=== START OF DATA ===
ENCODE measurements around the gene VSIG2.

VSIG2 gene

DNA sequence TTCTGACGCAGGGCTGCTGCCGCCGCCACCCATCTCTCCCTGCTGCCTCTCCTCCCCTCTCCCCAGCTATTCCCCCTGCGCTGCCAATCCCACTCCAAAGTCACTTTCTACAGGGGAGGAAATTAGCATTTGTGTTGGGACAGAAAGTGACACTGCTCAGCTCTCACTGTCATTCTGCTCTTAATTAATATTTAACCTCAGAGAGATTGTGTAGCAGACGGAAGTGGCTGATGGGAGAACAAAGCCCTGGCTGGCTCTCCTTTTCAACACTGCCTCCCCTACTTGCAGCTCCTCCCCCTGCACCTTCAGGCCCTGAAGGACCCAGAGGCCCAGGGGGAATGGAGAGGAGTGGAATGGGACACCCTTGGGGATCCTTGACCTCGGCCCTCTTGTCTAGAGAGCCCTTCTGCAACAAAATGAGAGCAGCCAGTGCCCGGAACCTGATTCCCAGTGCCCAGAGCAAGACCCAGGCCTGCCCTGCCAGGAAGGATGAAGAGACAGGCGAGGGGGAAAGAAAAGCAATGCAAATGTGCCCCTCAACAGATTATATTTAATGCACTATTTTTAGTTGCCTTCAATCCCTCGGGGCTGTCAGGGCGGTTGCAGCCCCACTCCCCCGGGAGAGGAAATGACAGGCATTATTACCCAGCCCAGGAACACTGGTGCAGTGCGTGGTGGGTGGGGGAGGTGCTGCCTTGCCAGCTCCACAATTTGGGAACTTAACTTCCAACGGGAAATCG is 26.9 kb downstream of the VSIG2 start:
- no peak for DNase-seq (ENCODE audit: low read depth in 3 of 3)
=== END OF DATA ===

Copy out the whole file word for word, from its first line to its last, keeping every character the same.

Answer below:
ENCODE measurements around the gene VSIG2.

VSIG2 gene

DNA sequence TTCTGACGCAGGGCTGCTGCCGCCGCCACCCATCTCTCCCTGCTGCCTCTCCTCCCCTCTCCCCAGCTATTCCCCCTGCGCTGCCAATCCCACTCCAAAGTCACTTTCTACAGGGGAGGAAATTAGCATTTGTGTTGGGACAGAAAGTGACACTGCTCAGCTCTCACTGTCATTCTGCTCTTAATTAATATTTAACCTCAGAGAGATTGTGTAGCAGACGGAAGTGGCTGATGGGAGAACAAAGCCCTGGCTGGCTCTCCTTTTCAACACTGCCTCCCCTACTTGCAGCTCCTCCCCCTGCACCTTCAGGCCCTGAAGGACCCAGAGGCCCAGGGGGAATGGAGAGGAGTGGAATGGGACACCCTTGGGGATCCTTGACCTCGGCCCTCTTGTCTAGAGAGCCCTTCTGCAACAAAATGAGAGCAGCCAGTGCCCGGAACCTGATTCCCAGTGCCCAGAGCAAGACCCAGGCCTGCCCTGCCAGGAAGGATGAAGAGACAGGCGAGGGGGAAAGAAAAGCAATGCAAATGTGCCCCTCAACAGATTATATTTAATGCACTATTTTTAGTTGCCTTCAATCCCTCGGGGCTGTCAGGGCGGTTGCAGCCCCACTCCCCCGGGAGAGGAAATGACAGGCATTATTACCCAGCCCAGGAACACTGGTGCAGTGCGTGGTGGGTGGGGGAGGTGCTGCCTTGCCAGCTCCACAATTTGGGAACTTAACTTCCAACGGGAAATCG is 26.9 kb downstream of the VSIG2 start:
- no peak for DNase-seq (ENCODE audit: low read depth in 3 of 3)